While mobile broadband proliferation, lower cost of hardware and connectivity, and maturity of cloud computing are pushing us to usher in the Internet of Things (IoT) era, Bhavna Sharma says that a lot of challenges still need to be addressed to understand this new market and the gaps that need to be filled.
With machine-to-machine communication set to become the nervous system of globe, the IoT market faces not only technical challenges in implementation and interoperability, but also business issues related to standardisation, interoperability, collaboration, pricing, security and regulations in different countries.
Standardised system needed
M2M involves numerous sectors such as the smart home, smart power grid, electronic medical care, intelligent buildings, and intelligent transportation, to name a few. Every sector comes with complex and diversified standards. Moreover, industry standards differ from country to country. From the perspective of the standards organisations related to communications, the international ones like 3GPP, IEEE, ETSI, ITU and IETF as well as local ones in China like CCSA and CESI are all researching and developing M2M-related standards.
To be successful globally, M2M needs a common framework on which all services and devices can interoperate and scale, and be widely available, with maximum achievable efficiency. Applications can share a common infrastructure environment and network transitions within its horizontal architecture, while standardised software and hardware interfaces and protocols will ensure the interoperability of all system elements.
There has been a milestone which has been achieved recently by major standards development organisations, including ETSI, ARIB, ATIS, CCSA, TIA, TTA, TTC and Open Mobile Alliance, where they have agreed on a common M2M service layer, oneM2M, as part of a global initiative to drive M2M standardisation. This will develop globally agreed M2M end-to-end specifications and reports, with a focus on service layers using common use cases and architecture principles. It is a good start in terms of initial efforts, however, keeping in view the vastness of the M2M, there is a long way to go in terms of freezing the standards.
Fragmented state of the market
The whole ecosystem faces numerous implementation challenges. Development of the global M2M market is slow due to the fragmented state of current M2M solutions. Existing M2M solutions are highly dedicated to singular applications, and do not clearly express a global perspective in design and architecture. For example, smart meters, which come from the first breed of M2M solutions, mostly address electric metering-related needs. They are not currently interconnected with any other similar solutions to let the metering data be used for a bigger and more comprehensive solution.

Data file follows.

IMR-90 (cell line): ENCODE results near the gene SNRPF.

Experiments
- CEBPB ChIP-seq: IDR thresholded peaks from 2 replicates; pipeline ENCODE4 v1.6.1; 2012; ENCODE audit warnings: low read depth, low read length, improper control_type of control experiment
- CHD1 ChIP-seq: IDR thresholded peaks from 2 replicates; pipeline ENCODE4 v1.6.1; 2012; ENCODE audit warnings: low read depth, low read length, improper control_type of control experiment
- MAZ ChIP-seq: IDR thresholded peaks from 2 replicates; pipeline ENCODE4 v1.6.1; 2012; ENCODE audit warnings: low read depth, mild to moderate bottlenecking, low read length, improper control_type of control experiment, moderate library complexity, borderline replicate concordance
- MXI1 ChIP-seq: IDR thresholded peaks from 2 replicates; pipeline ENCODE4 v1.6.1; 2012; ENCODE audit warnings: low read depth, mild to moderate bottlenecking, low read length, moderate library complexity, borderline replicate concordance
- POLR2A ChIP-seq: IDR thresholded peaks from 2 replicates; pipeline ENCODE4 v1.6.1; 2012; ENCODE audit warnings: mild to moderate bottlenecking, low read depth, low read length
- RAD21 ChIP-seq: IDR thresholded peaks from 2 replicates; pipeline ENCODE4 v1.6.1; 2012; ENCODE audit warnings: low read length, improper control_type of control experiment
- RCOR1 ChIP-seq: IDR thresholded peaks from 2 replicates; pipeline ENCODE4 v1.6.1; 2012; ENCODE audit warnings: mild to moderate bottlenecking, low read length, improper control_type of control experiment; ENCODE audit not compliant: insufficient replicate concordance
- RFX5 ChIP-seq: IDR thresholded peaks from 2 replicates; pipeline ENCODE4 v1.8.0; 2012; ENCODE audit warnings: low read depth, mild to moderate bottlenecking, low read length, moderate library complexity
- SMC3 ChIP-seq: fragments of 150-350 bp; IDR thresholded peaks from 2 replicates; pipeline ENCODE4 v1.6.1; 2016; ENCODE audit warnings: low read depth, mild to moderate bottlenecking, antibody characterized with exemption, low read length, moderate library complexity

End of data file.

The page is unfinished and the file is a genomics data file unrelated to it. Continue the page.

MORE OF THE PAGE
Interoperability between devices and machines is another challenge. Not all devices communicate in the same way or talk with the same protocols. This fact is not well understood by many service providers. Neither do they have the same capabilities. This may hinder the effectiveness of M2M and the time required for M2M to manifest its full potential.
And while there are many different ways to connect these devices to the internet, service providers are deploying their products without considering interoperability, thinking only about how they should sell devices to consumers. To let the IoT showcase its true ability, these market players shall have to move and think beyond such mental blocks.
Business model, legal risks, regulatory hurdles
The traditional ‘user pay’ model does not work on end users when it comes to M2M. Unlike ‘per call charging’ in the traditional telecom world, consumers would not be willing to pay for a medicine bottle with device-tracking capabilities and be charged 10 cents every time it is opened. The charging model in the M2M world will be based on ARPD (Average Revenue per Device) instead of ARPU (Average Revenue per User). That makes the business modelling for M2M a challenge in itself.
The pervasive nature of monitoring and collection with M2M could lead to privacy and data security issues, bringing up concerns about the use and disclosure of the user’s personal information. There are also possibilities for personal information to be used to market goods and services based on individual’s behavioural patterns and preferences; this can be seen as a warning. However, data protection regulations may help restrict the delivery of personal data to M2M.
Of course, there will be other regulatory issues such as those involving roaming. Operators collaborate with others across the globe to provide wider roaming coverage and, as a result, the location of M2M devices running on these networks may not always be identified. As such, operators may not be able to comply with service level agreements stipulated by their local regulators.
Bhavna Sharma describes herself as a telecom technology evangelist with 12 years of industry experience. She works as a solution architect with Ericsson.
Bhavna can be reached via Twitter at: @BhavnaSharma99